Parliament and the government addressed fiscal policy in a disorganized fashion. Then, as now, discussion split Parliament into two camps: those favoring dramatic tax reduction and the others for debt repayment. Both the Tory government and the opposition Whigs counted members in each camp. Liverpool's early cabinet was divided as well. Despite a debt burden of 900 million, the government and its cabinet could not keep Parliament from taking immediate action to cut taxes. In 1816 Parliament voted 238 to 201 to revoke the 10% income tax imposed during the war (a reduction of 14 million) and later voted to eliminate the malt tax (a further reduction of 6 million). Since the final war budget was some 78 million, many officials concluded that the absence of these two sources of revenues would constrict the affairs of state no matter how much military spending was curtailed. Chancellor of the Exchequer Nicolas Vansittart spent the first few years after the immense tax cut attempting to raise various duties and to cut others while restructuring a 16 million annual obligation of a sinking-fund scheme that was created by the Pitt government.
The British economy boomed. Government revenues barely receded, averaging some 55 million -- just slightly below the revenue projections following the 1816 tax reductions. Production in the economy accelerated sufficiently to replace the "lost" revenues. The resilience of the ensuing economic growth confounded most politicians and nascent economists of that day. Decades later British historian Stephen Dowell would comment that "the statesmen of the day had not as yet appreciated the fact that [tax] remission and financial reforms would in the end do more for revenues, and for the reduction of the debt [emphasis added], than the mere retention of oppressive and vexatious burdens."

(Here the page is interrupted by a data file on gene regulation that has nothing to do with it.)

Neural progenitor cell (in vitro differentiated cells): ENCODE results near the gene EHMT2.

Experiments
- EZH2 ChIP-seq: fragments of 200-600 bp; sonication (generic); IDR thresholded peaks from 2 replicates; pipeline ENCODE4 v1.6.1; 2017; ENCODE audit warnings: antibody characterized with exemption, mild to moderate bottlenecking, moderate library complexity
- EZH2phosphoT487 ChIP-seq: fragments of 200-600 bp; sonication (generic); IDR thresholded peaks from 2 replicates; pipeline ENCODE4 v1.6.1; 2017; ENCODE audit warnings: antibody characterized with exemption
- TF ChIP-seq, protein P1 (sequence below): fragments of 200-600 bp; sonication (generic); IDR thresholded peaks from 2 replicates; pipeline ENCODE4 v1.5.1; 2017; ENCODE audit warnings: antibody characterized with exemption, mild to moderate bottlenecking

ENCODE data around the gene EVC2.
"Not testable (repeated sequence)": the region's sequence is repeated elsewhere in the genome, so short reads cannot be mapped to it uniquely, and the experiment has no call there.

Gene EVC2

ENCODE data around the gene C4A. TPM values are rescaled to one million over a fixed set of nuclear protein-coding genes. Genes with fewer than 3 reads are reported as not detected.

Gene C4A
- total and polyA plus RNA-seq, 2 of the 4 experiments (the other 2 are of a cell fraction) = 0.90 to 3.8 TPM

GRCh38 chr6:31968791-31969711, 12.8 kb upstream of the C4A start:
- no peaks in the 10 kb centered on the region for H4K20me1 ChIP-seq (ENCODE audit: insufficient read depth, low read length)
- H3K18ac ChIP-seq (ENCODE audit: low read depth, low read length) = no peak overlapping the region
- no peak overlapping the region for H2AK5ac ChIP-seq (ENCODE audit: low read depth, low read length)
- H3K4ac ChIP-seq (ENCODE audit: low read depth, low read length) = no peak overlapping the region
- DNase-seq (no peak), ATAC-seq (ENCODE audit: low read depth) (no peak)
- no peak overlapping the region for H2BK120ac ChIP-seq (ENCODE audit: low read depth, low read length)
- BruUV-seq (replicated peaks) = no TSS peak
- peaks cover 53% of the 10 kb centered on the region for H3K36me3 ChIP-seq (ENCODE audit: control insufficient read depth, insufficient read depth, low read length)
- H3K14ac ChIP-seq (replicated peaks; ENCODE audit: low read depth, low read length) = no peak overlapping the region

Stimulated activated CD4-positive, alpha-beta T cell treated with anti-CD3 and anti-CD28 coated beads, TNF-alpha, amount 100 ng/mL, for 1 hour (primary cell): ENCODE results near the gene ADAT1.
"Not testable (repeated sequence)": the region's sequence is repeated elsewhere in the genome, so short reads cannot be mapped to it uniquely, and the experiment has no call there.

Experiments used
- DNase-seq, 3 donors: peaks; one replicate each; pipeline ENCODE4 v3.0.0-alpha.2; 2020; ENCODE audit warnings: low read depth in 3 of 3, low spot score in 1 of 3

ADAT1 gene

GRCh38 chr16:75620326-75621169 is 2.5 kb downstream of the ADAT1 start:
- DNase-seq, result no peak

This early period of postwar reform was prelude to even more important changes in tax policy. In 1823 Liverpool overhauled his cabinet to implement additional reductions. He started by promoting Frederick John "Prosperity" Robinson as chancellor of the exchequer and by appointing William Huskisson, previously an assistant to Vansittart, as president of the Board of Trade. The significance of these promotions should not be discounted. Huskisson, arguably the most important of the appointments, was one of the outspoken junior ministers who had urged Liverpool to support tax reductions and to embrace monetary reform rather than repayment of the national debt. He was the government's most articulate spokesman for fiscal reforms, and he conversed and debated easily with MPs like David Ricardo about the political economy.